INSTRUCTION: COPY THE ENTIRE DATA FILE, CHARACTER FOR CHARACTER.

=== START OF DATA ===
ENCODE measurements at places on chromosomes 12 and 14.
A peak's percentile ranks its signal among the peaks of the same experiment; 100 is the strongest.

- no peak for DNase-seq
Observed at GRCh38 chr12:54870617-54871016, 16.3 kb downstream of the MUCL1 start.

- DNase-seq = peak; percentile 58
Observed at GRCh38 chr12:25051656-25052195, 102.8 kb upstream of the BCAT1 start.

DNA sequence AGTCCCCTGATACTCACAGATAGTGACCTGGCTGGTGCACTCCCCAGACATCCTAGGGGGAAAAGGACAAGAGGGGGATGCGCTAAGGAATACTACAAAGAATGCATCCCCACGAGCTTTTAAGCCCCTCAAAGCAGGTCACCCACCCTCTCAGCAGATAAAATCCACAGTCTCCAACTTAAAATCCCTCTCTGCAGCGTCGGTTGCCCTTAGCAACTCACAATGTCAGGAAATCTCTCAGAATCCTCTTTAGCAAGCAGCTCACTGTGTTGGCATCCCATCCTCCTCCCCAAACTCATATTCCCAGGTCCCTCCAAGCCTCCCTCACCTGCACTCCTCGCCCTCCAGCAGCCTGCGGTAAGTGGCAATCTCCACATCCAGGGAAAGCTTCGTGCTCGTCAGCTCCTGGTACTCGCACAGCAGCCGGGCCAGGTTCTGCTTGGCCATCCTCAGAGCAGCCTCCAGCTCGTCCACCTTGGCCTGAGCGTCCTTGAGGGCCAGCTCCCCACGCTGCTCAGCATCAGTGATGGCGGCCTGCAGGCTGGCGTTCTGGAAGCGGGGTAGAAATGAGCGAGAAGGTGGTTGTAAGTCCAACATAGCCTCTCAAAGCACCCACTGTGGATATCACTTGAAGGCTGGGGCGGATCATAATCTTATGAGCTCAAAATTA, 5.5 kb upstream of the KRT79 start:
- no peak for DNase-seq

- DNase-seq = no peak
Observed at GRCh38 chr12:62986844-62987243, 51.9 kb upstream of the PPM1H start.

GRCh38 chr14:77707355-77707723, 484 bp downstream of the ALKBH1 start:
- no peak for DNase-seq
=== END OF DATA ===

ENCODE measurements at places on chromosomes 12 and 14.
A peak's percentile ranks its signal among the peaks of the same experiment; 100 is the strongest.

- no peak for DNase-seq
Observed at GRCh38 chr12:54870617-54871016, 16.3 kb downstream of the MUCL1 start.

- DNase-seq = peak; percentile 58
Observed at GRCh38 chr12:25051656-25052195, 102.8 kb upstream of the BCAT1 start.

DNA sequence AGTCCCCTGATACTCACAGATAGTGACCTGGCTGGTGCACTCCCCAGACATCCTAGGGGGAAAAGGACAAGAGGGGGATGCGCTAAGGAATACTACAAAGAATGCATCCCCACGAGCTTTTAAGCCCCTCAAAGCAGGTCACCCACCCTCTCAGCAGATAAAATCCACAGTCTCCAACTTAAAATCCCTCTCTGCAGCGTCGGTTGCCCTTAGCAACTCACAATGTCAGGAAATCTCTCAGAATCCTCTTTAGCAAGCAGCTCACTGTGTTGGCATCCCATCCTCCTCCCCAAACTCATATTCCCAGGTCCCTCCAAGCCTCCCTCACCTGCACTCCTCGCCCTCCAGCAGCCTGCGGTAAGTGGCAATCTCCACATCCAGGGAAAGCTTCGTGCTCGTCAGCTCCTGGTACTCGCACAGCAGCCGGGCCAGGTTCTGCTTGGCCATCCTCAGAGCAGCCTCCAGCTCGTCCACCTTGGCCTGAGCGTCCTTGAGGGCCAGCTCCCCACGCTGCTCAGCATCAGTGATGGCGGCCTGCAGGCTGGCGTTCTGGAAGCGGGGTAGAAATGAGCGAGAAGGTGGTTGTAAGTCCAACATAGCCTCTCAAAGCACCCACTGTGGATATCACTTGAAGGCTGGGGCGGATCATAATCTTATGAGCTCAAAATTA, 5.5 kb upstream of the KRT79 start:
- no peak for DNase-seq

- DNase-seq = no peak
Observed at GRCh38 chr12:62986844-62987243, 51.9 kb upstream of the PPM1H start.

GRCh38 chr14:77707355-77707723, 484 bp downstream of the ALKBH1 start:
- no peak for DNase-seq